If the kernel denies based upon an ACL (Unix side) then that's fine
with me. That's what Samba is supposed to do, is it not? The
user/group that the user "is" after authentication has just those
rights that the OS grants. If the ACL denies for group X then we
continue to try all the rest of the groups until either one succeeds
or we run out of groups. There is no need to check the ACLs in user =

Consider: If I only have one group, the open() or whatever will either
succeed or fail. This can be because of "normal" Unix permissions or
POSIX ACLs. Adding another group changes nothing. The "quick and dirty"
method I proposed does nothing more than add an additional group

As to the "stupidly long" groups list there is of course the relatively
minor change of replacing all of the secondary groups with new entries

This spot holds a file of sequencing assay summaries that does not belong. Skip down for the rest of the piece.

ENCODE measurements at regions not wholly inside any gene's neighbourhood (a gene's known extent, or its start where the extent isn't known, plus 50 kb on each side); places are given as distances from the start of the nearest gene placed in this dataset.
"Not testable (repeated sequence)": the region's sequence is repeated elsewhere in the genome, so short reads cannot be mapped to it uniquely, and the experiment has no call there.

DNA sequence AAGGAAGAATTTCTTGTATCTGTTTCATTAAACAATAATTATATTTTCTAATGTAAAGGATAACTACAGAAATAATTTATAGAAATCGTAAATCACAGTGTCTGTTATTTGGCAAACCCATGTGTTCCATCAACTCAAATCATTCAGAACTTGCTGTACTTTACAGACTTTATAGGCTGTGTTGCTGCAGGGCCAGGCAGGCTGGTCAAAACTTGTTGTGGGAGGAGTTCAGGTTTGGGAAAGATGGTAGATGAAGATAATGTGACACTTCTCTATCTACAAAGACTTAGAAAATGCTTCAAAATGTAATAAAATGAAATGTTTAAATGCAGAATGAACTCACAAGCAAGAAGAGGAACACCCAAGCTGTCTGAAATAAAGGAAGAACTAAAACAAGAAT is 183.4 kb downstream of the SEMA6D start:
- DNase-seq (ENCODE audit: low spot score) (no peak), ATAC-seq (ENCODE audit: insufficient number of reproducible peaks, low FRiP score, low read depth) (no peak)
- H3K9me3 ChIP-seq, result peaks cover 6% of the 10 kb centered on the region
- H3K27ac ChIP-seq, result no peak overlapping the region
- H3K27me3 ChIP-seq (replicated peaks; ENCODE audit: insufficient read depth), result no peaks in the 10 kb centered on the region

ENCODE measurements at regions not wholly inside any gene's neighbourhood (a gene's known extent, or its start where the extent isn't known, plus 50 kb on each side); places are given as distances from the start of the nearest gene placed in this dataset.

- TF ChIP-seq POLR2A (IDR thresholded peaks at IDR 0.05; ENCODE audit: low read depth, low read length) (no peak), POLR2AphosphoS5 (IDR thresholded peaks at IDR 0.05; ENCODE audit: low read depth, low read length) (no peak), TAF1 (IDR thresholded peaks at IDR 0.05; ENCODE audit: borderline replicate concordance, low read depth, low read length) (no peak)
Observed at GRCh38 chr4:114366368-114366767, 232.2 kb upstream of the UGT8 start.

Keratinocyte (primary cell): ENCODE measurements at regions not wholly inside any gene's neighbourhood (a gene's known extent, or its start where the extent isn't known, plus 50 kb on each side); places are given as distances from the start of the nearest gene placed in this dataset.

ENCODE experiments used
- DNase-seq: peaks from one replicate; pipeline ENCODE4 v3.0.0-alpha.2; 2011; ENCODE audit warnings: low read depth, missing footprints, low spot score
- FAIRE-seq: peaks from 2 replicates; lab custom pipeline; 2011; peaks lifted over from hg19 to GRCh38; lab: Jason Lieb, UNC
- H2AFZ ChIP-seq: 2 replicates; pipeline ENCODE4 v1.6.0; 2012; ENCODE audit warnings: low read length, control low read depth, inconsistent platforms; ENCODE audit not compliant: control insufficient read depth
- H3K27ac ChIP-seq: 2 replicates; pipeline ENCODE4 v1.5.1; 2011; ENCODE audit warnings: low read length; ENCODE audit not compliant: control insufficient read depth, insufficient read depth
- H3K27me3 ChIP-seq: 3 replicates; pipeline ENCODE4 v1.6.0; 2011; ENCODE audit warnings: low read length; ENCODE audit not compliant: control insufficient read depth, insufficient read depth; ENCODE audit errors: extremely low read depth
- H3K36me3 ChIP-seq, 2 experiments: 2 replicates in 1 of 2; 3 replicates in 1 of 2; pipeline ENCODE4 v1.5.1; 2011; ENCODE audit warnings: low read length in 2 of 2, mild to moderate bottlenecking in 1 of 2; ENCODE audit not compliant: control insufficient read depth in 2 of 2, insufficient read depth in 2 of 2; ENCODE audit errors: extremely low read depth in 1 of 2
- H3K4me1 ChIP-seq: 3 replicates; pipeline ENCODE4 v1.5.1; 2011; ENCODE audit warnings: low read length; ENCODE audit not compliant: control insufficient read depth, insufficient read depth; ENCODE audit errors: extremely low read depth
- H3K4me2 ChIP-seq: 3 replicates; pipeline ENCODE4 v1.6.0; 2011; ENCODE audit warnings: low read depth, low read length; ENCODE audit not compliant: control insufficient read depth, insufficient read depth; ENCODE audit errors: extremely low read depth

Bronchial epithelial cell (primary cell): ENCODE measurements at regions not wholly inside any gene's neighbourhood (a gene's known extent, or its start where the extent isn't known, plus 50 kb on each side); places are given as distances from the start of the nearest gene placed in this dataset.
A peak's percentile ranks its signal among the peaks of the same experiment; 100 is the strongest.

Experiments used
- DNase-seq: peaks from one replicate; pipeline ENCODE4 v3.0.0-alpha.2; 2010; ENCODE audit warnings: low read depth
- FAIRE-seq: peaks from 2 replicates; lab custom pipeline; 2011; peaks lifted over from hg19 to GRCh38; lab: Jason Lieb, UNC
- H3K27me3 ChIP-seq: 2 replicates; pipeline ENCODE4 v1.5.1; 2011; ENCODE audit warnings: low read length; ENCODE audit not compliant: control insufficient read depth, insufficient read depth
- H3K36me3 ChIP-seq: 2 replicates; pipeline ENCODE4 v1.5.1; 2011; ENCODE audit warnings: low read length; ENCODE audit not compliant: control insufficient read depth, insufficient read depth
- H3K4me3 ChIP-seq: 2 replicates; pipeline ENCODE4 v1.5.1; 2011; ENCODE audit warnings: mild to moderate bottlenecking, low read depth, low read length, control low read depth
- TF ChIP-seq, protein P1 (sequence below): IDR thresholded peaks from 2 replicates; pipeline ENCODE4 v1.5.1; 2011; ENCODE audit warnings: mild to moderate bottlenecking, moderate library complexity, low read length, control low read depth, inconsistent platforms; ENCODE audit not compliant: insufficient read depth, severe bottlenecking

instead of just one at a time.

-----Original Message-----
From: Volker Lendecke [mailto:vlendec@sernet.de]On Behalf Of Volker
Sent: Dienstag, 8. M=E4rz 2005 14:53
To: Edgar, Bob
Cc: David Collier-Brown; samba-technical@lists.samba.org
Subject: Re: Dynamic groups (was Samba and groups > 16)

On Tue, Mar 08, 2005 at 02:03:34PM +0100, Edgar, Bob wrote:
> Forgive my naivety but what is wrong with the following:
> try to open/create the file/directory
> if EACCESS {
> foreach group in longlist {
> addgroup to groups list
> try to open/create the file/directory
> if success break
> }
> if failure return EACCESS
> }

Exactly this does not work. See my example in the posting you replied =
kernel can *deny* your access based on a group membership. So you have =
replicate the kernel functionality for access controls completely in =
space. For each and every access that is access control sensitive.